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CableLabs, CEA Agree on DTCP-IP


September 10, 2007 � Hitachi Telecom (USA) and ARRIS have combined optical access network and in-building coax distribution technologies to enable cable and phone companies to target high occupancy hotel and residential facilities with high speed data access services.

Hitachi will market the solution which combines Hitachi�s AMN1220 Gigabit Passive Optical Networking (GPON) system the ARRIS CXM High Speed Internet Access (HSIA) solution. will be marketed with to provide high speed Internet access services for hotels and other high occupancy MDU facilities.

�ARRIS has been successful with the CXM solution, especially in Asia and South America where multiple dwelling units are more common, but it had been hard to find capacity to these sites in the hybrid fiber/coax world,� says Rick Schiavinato, vice president of sales and marketing for Hitachi Telecom. �We had [GPON] optical network terminals for family residences and large customers, but not for this largely underserved non-permanent subscriber space, which is not being served. Hospitals, schools, municipal buildings tend to get by-passed by plant financial analysis plans. Deployment has been too costly.�

The companies believe that, by leveraging existing in-building coax, existing Hitachi optical network products and existing ARRIS data gateway, modem and VoIP terminal adapter products, the joint solution provides a substantial time-to-deploy advantage over alternatives and at a lower cost than, for example, Multimedia over Coax Alliance (MoCA) solutions.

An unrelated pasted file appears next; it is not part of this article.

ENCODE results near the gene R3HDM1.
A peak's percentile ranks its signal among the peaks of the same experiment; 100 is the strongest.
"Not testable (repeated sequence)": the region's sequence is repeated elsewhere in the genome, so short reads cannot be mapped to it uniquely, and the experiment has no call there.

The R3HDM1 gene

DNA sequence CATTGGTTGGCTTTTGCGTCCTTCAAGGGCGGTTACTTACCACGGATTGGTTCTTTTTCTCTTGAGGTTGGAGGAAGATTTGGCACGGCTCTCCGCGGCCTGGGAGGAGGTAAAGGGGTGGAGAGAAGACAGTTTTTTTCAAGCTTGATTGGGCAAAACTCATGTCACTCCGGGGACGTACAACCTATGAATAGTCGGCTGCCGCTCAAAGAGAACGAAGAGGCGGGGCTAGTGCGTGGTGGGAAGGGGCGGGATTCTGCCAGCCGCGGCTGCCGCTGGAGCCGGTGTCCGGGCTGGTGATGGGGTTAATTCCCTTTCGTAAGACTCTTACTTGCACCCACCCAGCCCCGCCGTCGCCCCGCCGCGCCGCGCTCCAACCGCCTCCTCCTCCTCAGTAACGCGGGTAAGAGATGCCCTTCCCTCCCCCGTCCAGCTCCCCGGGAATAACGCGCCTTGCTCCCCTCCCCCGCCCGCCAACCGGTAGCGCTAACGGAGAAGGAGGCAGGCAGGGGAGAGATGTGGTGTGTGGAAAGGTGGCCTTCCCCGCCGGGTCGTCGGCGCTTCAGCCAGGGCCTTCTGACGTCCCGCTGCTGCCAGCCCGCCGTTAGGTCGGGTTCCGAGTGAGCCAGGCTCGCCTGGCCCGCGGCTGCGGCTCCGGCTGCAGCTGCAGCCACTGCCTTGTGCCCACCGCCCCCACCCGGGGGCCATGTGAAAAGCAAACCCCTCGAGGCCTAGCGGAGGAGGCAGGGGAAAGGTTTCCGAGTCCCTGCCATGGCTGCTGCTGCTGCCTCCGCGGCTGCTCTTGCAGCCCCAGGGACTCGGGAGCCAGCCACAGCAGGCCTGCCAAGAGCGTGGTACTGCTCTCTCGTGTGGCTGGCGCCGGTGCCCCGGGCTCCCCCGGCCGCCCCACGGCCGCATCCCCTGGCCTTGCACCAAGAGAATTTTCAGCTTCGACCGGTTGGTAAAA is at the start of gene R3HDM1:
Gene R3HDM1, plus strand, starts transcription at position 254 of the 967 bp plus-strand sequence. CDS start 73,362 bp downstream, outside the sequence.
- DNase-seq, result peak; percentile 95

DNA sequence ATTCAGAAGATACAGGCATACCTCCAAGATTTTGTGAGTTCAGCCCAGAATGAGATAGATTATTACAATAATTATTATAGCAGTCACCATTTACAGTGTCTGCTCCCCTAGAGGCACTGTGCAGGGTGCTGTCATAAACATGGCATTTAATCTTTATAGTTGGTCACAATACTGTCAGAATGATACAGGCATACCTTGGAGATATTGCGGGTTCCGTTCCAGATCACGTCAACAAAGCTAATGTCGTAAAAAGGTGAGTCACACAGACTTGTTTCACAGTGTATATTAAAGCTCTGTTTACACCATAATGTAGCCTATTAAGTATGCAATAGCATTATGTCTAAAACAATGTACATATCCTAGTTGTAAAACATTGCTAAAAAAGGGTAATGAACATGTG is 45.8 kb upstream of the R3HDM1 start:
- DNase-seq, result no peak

�One of the greatest things about it is that it works in some pretty lousy coax conditions,� Schiavinato says. �That adds up to critical time to market for operators who enjoy the big plus of not having to touch the existing RF network.

In a building, the ARRIS CXM aggregator distributes Ethernet signals across existing coax above 900 megahertz along with RF video running below 870 MHz. At an end-user�s room, a bi-plex filter separates the data signal to modems. Hitachi�s Optical Network Terminal is 1-gigabit ready, enabling large buildings to scale up to hundreds of served lines by stacking multiple 100-megabit-ready ARRIS boxes.

�This is a great solution for data-only enterprise,� he says. Noting that Hitachi and ARRIS have demonstrated IP video, Schiavinato says, �Our goal is to help operators go to the enterprise market with data services that could include VoIP, IP video or any other IP applications.�

He also notes discussions germinating withing the cable industry about developing �DOCSIS PON� to extend the CableLabs Data Over Cable System Interface Specifications to transport over passive optical access networks. �There is a bigger play, especially as cable companies go to deeper fiber.�

Through their cooperation, both companies expect to enlarge their client prospects through each other�s established customer bases. �We become bandwidth for ARRIS�s small independent cableco�s and their channel into the municipal fiber optic network market where most of our business is established,� he says. For a municipal operator Hitachi GPON customer like Falcon Broadband of Colorado Springs, Colo., which already plans to serve schools, municipal buildings and downtown private enterprises, as well retirement homes, time-share properties, he adds, �now ARRIS becomes another access option.�